Writing Excuses

Writing Excuses

United States

Fifteen minutes long, because you're in a hurry, and we're not that smart.

Episodes

12.13: Beautiful Prose, Purple Prose  

The rising, golden sun crested the snowcapped eastern mountains, its first morning rays pouring like molten lemon through the window to glisten and gleam from the chrome grille of the studio microphone.

12.12: Words as Words, with Linda Addison  

Your Hosts: Howard and Dan, with Special Guest Linda Addison Linda Addison joined us at the World Horror Convention in 2016 for a discussion of the shapes and sounds of words as seen from the perspective of the poet, and how this approach can inform our prose.

12.11: Diction  

Your Hosts: Brandon, Mary, Mary Anne, and Wesley Let's talk about word choice. And when we say "let's" we mean "we're going to talk to you about it. You don't actually get to talk back." So maybe "let's" wasn't the best of the possible openers. Our discussion covers what we want to say, how specific we need to be, and what we want to evoke in the reader. Sometimes the wrong word is the right one, and the right word is the wrong one.  

12.10: Developing Your Own, Personal Style  

Brandon, Mary, Dan, and Howard talk about authorial voice, and how to stop being afraid of examining how you "sound" when you write.

12.9: Q&A on Viewpoint  

Brandon, Piper, Dan, and Howard answer listener questions on viewpoint.

12.8 Short Stories as Exploration, with Tananarive Due  

Tananrive Due, whose short-fiction expertise is exemplified in her collection, Ghost Summer, joined us on the Oasis of the Seas to talk about how to use short stories to explore aspects of the craft. We discuss the importance of allowing ourselves to fail, and how we can learn from those failures, and continue to push our own limits. We also talk about how we go about pushing those limits, and what we do in order to most effectively explore new techniques.   Credits: This episode was recorded aboard Oasis of the Seas by Bert Grimm, and mastered by Alex Jackson.

12.7: Description Through the Third Person Lens  

Your Hosts: Brandon, Mary, Mary Anne, and Wesley The third-person POV lens can be used for simultaneously describing the world to the reader and describing the character. In this episode we'll talk about where we deploy these tools, where the pitfalls are, and how to do it well. Credits: This episode was recorded by Andrew Twiss, who heard the AC turn back on, and mastered by Alex Jackson, who was happy to not need to digitally filter the AC out of the mix.

12.6: Variations on Third Person  

Your Hosts: Brandon, Mary, Dan, and Howard This episode focuses on the third person POV, and some variations on them, like omniscient and limited, and some sub-variants like cinematic and head-hopping. Credits: This episode was recorded aboard Oasis of the Seas by Bert Grimm, and mastered by Alex Jackson.

12.5: Literary Fiction  

Your Hosts: Brandon, Mary, Mary Anne, and Wesley This week we talk about the genre of Literary Fiction. Our first hurdle is the word "literary" whose use in this context can imply that all other genres are somehow not literature. In that vein, then, we're talking about mainstream, or "non-genre" fiction which is crafted with close attention to the finer points of the prose. After framing our discussion, we dive into the nuts and bolts of writing in the Literary Fiction genre. Credits: This episode was recorded by Andrew Twiss, and mastered by Alex Jackson.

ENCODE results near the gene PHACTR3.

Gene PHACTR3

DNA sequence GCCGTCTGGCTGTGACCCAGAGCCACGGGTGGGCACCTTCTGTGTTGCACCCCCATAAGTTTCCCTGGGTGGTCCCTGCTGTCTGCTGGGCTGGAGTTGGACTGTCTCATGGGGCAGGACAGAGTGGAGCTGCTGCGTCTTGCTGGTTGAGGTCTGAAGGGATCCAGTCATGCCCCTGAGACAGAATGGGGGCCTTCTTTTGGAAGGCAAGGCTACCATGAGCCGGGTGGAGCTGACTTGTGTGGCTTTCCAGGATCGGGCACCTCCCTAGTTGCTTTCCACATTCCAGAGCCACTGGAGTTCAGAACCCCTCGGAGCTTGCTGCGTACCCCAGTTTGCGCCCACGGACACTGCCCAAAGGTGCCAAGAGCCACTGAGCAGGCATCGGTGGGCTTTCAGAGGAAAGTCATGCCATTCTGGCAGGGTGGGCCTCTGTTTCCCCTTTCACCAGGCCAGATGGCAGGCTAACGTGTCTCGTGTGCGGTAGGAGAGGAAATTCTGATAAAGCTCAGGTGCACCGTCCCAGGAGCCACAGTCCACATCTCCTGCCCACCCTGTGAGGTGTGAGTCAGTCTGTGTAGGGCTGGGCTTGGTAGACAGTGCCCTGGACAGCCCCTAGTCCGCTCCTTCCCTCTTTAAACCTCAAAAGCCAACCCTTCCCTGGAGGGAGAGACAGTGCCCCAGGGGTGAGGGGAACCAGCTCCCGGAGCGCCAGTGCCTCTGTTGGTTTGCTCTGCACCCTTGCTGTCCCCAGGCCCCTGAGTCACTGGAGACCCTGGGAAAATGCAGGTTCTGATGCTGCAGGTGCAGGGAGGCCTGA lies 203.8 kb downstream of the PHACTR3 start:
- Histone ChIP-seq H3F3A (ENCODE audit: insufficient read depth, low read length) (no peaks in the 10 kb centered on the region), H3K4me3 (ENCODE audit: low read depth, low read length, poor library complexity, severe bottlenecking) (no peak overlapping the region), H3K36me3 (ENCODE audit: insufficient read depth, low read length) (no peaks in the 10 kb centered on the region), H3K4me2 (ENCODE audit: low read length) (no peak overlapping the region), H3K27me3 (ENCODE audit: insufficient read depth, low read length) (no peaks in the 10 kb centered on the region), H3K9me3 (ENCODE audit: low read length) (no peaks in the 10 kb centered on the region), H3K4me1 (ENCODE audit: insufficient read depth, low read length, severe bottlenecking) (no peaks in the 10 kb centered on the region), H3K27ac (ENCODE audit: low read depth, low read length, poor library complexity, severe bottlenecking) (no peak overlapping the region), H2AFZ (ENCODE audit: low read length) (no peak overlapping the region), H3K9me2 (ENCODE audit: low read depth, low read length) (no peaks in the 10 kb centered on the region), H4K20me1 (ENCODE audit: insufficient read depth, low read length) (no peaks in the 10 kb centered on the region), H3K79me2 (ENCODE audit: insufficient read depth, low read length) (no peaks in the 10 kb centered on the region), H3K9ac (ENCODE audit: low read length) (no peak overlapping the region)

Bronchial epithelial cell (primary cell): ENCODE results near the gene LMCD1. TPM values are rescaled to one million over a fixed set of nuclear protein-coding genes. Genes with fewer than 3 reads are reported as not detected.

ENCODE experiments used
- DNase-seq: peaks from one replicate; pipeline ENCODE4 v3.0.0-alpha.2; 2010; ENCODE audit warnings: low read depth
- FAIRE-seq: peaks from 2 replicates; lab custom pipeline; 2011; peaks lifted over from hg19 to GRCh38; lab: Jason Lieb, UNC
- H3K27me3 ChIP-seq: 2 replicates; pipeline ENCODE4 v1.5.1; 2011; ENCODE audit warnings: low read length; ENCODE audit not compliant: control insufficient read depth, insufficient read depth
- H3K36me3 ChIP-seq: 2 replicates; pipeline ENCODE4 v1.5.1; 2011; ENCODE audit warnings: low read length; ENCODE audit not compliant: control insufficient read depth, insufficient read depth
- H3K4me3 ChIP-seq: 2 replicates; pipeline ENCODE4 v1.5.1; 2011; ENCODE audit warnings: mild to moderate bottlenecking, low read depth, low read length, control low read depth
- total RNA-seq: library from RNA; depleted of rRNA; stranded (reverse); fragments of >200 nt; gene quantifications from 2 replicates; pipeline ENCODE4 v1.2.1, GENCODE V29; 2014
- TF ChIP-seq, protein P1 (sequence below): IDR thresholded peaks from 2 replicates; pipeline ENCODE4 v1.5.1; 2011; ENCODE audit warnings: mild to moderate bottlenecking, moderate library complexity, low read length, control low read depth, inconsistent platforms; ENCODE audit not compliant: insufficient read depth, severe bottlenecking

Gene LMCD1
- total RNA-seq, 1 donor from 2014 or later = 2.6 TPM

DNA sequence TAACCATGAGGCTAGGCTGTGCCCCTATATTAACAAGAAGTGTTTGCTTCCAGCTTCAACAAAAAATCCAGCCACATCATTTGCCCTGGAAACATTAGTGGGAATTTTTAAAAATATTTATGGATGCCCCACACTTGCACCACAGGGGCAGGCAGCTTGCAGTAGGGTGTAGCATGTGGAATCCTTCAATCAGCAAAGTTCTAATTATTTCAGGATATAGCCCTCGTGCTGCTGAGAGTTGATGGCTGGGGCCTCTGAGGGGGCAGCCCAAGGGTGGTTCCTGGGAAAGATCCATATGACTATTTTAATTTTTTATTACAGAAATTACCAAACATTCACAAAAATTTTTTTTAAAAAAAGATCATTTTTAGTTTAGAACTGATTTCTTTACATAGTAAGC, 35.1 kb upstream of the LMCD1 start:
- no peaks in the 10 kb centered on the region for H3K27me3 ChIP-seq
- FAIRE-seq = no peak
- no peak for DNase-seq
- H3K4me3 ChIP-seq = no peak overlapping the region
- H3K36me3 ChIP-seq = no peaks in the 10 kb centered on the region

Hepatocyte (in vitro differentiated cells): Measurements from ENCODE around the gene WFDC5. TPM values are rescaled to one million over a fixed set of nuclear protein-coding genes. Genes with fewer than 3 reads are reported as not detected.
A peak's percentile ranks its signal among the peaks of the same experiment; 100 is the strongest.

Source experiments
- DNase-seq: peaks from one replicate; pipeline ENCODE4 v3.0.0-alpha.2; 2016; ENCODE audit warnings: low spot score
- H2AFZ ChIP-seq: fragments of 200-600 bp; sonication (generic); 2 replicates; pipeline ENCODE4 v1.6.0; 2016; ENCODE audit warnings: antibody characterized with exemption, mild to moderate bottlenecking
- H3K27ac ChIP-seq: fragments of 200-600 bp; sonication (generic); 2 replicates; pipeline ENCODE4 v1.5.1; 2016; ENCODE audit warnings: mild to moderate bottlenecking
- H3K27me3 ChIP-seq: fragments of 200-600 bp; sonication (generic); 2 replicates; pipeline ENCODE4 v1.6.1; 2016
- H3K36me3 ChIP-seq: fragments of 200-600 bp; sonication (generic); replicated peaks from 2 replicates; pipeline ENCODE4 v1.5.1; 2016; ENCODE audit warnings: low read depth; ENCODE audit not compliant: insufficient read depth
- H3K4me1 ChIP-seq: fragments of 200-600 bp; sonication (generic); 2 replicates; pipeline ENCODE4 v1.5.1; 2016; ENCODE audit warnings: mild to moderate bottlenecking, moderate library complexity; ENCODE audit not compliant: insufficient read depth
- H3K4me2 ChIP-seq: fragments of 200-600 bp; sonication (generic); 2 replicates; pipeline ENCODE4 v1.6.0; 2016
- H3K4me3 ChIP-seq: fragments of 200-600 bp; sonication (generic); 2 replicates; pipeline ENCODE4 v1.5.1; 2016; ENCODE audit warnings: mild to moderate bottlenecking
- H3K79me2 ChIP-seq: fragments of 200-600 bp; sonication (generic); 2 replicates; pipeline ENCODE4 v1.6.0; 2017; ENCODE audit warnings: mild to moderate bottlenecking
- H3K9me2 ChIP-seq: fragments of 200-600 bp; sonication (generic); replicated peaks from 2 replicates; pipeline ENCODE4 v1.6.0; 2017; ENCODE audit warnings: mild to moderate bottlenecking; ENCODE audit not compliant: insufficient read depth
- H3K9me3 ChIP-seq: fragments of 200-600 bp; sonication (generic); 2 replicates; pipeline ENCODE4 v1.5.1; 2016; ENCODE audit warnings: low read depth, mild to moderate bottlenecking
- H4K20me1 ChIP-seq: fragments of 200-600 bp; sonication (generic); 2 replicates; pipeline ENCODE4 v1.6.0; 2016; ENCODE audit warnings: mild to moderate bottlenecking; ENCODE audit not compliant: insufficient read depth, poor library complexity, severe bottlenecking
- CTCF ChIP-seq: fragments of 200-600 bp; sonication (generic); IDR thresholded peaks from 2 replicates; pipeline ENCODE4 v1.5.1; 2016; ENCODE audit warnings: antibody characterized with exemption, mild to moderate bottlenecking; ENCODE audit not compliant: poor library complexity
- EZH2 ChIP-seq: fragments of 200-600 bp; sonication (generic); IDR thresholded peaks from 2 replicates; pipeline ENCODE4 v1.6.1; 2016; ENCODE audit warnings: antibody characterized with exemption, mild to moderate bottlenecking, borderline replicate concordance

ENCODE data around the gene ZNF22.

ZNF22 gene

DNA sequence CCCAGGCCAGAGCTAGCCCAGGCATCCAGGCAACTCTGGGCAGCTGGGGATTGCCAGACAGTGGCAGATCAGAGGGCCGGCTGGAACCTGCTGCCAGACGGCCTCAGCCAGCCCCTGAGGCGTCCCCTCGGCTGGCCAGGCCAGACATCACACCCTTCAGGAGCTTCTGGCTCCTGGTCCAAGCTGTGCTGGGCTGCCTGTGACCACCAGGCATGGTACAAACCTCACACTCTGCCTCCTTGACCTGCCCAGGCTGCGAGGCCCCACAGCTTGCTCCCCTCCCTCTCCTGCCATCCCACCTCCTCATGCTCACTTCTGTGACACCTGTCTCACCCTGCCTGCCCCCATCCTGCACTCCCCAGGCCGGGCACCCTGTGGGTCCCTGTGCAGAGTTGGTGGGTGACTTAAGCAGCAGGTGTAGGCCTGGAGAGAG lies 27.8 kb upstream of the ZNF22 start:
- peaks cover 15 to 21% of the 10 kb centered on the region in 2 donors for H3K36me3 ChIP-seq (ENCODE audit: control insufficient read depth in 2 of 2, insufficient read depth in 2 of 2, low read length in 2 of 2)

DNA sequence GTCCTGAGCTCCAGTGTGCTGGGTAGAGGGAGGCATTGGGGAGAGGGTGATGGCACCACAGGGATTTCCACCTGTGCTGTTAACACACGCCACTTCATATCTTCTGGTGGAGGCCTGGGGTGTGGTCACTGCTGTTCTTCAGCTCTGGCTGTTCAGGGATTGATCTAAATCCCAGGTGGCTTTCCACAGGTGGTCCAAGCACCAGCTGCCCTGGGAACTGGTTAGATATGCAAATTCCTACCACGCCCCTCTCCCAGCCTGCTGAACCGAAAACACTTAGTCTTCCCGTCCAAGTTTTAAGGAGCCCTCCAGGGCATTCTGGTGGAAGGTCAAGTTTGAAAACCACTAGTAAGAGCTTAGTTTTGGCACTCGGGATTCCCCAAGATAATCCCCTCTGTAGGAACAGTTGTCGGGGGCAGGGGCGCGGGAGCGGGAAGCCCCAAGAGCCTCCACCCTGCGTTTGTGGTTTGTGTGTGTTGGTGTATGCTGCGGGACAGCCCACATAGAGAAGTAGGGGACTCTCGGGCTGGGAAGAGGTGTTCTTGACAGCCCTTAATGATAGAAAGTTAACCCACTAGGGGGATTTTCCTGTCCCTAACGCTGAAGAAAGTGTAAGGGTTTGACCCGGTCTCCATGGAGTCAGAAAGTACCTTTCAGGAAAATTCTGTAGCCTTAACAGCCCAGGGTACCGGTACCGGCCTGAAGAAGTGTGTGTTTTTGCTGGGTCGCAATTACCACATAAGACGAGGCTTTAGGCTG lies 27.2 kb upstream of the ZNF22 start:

12.4: Hybrid Viewpoints  

Your Hosts: Brandon, Piper, Dan, and Howard, with Sandra Tayler Piper J. Drake joins the cast for our week-four episodes, of which this is the first. This week we'll be drilling down into hybrid viewpoints—blending 1st and 3rd person, framing stories, stories-within-stories, and unreliable narration—and how to best serve our work with these techniques.

12.3: Project in Depth, “Risk Assessment,” by Sandra Tayler  

Your Hosts: Brandon, Mary, Dan, and Howard, with Sandra Tayler This Project in Depth episode contains spoilers for "Risk Assessment," which is included in Force Multiplication: Schlock Mercenary Book 12. The story was written by Sandra Tayler, and illustrated by Natalie Barahona. Howard handled the writing and illustrating for the framing story, but this episode isn't about that part. Risk Assessment is a romance wrapped up in an adventure, and is very different from most of the rest of Schlock Mercenary. Have a listen, and Sandra will tell you about it. Credits: This episode was recorded aboard Oasis of the Seas by Bert Grimm, and mastered by Alex Jackson.

12.2: How to Nail Character Voice in First Person  

Your Hosts: Brandon, Mary, Mary Anne, and Wesley This week we talk about character voice, and how to get it right in First Person. This POV is a strong tool for developing memorable characters. We cover sentence structure, linguistic tweaks, accents, and much more, as well as some exercises you can try out to develop these tools. This week is also your introduction to our Chicago cast. You've already heard from Brandon and Mary; the new voices belong to Mary Anne Mohanraj and Wesley Chu.

12.1: Variations on First Person